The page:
Me: “Vindo, that’s such a good way to look at life!”

Fifteen minutes pass quickly. One more hour of cooperative efforts—Vindo sticking with me to the end—and the machine is good to go. I thank him for his patience, and we each type good-bye.

As I log off, Vindo’s words stay with me: “I really do not impress either the city big or small; If you have your loving people near to you then these things does not matter.”

A few months earlier, we moved from a spacious home to what a friend calls a “shoe box.” This downsizing cast a shadow over my spirits. Our large and gracious home had represented the center of the family for years—where we could all come together frequently. When my step dad passed on, we needed to move.

Our new space is small, but now I see it in a new light! The size of the space can’t confine what’s in my heart and how I can expand that. Vindo’s message reminds me that the dimensions of my house aren’t the real issue. It’s whether my life is full of love. And this can start with me—expanding my gratitude for having loving people close, and the care I feel for my family and the wonderful new neighbors we’re getting to know. THESE are the things that matter!

Two hours ago, I was panicked; an hour ago, I was exhausted. Now, I think, “This was a really cool chat!”

Have you encountered a “Vindo”? What was your Vindo-guide like? What makes a chat memorable for you?

What makes you happy? For me, finding light in a parking garage!

It’s another day after work…and I haven’t been able to shake the blues for several days. I take the elevator down to the gloomy, musty underground garage to pick up my car – no wonder this does absolutely nothing to lift my spirits. The parking manager stands stone-faced in the pay booth while an attendant goes to retrieve my car.

Even in my funk, I’m grateful for the guys who dart to and from cars, enduring a shortage of fresh air, windowless dirty cement and preoccupied customers. So I muster up a personable question. “How was your weekend?”

“OK,” he responds without expression or movement.

“Do anything special?” I ply a little further. “Not really,” he says, sliding outside the pay booth toward me. “Just slept, I was really tired.”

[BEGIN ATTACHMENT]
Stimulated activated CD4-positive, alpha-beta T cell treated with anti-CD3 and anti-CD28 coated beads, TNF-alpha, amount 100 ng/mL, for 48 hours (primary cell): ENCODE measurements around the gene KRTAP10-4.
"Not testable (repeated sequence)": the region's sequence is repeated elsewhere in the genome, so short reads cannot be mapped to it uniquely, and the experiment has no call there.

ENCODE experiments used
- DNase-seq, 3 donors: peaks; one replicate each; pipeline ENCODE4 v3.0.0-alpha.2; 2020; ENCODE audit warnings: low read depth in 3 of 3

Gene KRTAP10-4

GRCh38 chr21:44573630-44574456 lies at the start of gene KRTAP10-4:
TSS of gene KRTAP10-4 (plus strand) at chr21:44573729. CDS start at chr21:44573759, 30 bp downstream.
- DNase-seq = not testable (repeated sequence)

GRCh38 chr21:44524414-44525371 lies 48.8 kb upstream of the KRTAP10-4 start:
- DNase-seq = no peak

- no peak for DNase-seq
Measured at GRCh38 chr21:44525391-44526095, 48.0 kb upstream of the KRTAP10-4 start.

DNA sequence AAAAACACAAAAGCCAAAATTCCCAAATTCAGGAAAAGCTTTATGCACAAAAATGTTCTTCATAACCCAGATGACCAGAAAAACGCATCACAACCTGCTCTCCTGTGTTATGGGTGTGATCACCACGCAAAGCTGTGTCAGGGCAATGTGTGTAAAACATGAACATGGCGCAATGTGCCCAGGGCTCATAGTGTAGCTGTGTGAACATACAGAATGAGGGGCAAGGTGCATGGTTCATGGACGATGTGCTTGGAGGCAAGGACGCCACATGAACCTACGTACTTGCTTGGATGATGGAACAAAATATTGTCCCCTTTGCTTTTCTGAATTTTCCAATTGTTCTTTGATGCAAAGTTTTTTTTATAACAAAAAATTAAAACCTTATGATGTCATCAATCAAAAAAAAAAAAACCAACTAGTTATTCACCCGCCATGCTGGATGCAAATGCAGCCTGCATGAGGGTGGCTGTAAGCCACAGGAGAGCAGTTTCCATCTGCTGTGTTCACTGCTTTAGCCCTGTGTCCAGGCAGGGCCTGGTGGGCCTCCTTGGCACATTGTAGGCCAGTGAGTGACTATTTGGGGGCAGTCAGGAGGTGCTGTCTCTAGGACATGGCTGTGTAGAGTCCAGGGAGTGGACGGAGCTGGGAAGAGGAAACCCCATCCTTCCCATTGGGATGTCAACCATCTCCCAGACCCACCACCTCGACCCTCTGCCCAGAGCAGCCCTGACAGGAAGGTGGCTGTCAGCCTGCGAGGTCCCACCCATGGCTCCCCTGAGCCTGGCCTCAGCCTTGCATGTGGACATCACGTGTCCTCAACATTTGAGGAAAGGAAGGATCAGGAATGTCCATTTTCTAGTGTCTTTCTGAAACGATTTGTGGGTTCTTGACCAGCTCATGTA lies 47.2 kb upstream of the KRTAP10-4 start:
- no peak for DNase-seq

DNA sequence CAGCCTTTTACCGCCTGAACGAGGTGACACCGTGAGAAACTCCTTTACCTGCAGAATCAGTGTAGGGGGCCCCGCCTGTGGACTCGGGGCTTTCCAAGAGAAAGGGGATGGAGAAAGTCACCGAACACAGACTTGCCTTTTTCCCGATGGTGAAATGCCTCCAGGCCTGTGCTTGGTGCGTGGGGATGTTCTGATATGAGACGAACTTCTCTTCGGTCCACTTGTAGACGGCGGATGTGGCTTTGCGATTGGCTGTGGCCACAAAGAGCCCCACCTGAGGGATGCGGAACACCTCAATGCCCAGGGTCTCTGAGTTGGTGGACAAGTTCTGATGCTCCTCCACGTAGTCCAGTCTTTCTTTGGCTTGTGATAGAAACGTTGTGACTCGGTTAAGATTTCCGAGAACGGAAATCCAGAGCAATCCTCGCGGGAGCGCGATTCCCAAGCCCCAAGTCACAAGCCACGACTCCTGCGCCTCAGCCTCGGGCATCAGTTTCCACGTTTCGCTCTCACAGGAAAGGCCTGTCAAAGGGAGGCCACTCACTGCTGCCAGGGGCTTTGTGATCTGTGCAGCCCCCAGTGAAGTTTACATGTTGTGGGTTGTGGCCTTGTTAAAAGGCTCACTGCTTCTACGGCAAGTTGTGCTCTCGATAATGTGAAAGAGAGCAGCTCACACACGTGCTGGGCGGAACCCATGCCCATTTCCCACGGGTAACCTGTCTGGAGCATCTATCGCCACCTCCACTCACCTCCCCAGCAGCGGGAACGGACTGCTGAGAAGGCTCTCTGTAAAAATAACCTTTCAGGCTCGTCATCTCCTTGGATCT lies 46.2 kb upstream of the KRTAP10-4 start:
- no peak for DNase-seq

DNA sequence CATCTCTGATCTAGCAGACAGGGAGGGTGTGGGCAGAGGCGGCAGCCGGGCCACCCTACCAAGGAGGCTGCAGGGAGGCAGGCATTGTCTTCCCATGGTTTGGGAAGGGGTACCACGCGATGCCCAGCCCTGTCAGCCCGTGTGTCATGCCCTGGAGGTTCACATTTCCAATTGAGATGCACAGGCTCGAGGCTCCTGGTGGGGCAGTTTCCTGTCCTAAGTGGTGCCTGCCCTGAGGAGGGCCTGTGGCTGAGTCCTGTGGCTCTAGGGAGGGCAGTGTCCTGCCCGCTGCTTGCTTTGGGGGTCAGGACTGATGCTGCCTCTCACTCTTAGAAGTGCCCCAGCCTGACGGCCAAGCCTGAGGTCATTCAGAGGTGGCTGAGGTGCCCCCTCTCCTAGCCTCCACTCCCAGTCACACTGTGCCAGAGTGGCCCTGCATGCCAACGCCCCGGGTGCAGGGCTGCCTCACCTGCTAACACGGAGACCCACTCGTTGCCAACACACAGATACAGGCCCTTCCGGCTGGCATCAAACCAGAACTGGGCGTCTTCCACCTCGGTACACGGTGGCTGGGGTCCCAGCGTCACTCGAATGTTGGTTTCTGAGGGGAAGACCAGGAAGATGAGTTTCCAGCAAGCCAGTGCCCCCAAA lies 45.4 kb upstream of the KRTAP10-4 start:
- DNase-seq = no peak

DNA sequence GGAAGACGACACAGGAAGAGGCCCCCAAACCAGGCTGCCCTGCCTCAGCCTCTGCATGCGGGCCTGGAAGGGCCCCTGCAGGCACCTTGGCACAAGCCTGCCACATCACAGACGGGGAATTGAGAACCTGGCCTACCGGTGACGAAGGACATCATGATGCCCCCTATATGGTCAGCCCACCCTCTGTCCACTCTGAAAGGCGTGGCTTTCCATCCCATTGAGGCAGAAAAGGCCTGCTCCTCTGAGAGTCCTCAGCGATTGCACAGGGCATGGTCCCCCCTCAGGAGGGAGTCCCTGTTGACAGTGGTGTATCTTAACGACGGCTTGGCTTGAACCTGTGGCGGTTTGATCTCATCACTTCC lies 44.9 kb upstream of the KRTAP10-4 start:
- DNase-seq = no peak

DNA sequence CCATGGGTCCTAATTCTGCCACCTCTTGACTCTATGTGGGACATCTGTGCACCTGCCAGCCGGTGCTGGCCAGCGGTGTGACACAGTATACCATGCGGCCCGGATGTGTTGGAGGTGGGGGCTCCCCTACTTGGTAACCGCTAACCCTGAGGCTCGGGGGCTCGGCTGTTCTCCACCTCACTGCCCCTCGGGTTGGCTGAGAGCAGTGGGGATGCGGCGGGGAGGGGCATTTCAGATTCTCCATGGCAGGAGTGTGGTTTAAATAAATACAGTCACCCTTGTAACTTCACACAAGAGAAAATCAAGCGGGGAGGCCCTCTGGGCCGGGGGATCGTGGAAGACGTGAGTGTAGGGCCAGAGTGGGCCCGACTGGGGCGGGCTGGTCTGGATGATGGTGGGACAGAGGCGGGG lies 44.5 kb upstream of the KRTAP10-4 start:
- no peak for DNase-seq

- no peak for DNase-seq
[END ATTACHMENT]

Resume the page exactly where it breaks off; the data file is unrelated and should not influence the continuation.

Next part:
“I know those kinds of weekends,” I say, thinking how lethargic I’ve been, “when you just want to rest and do nothing.” He smiles.

I don’t know his name. He took over management of the garage a few months ago, and we’ve barely said “hello.” From somewhere within my darkness there must be a flicker of light – I feel an urge to keep the conversation going.

“So, what do you do…when you’re not here?” I ask.

“I race cars,” he says, straightening up and taking a deep breath. By now, we’re face to face, and I nod.

“I buy ‘em when they’re junk and fix ‘em up and race ‘em.” I don’t completely follow his car-talk about parts and mechanics, but as he picks up his pace, I hang in there with him. “My daddy was a racer. When I was six, he sat me down in the seat next to him, put a helmet on my head and strapped me in.” He jerks his head, “My head bobbed back and forth the whole way ‘round the track. Right then,” he says, “I knew this is what I wanted to do. I’ve been building cars and racing ever since. I pick up scrap cars, and in my workshop we strip ‘em down and rebuild ‘em.”

My car arrives – not a racer by any means. I begin to get in, then stop. My car can wait. This man has loved racing since he was a child – who does he share his passion with? I really want to know.

“Do you have kids? Do they race?” I ask.

“My older daughter – she’s 26 – no way! She won’t have anything to do with it.” He sounds disappointed but resigned. “But her daughter, she’s six. She wants to ride with me. I’ve got hopes for her!” I see a gleam of expectation in his eyes. One way or other, he’s going to pass along his passion, and it might be to his granddaughter.

As I drive up the garage ramp into daylight, even my spirits lift. That nudge – to get out of myself and pay attention to someone else – breaks the spell of personal gloominess. Being a car-devotee isn’t totally new to me. Another friend painstakingly rebuilds cars for racing, and I’ve seen first-hand the patience, persistence, and skill this requires. But to have a stranger open up and share his passion – well, that puts a smile on my face!

So even in dark times, the light within never goes out. A mere breath of gratitude, a slight caring feeling for someone else fans the spark. And what a benefit…a new experience of another person sharing the light within himself. This light that never goes out – I felt it again in an underground garage. And that makes me happy!